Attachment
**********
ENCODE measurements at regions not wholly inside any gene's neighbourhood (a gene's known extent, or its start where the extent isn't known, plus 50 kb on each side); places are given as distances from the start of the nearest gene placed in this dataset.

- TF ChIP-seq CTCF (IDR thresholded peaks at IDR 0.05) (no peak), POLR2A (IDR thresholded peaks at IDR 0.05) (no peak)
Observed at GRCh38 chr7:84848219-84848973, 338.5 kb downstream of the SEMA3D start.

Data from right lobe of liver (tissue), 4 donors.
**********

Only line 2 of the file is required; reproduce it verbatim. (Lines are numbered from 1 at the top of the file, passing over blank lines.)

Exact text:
- TF ChIP-seq CTCF (IDR thresholded peaks at IDR 0.05) (no peak), POLR2A (IDR thresholded peaks at IDR 0.05) (no peak)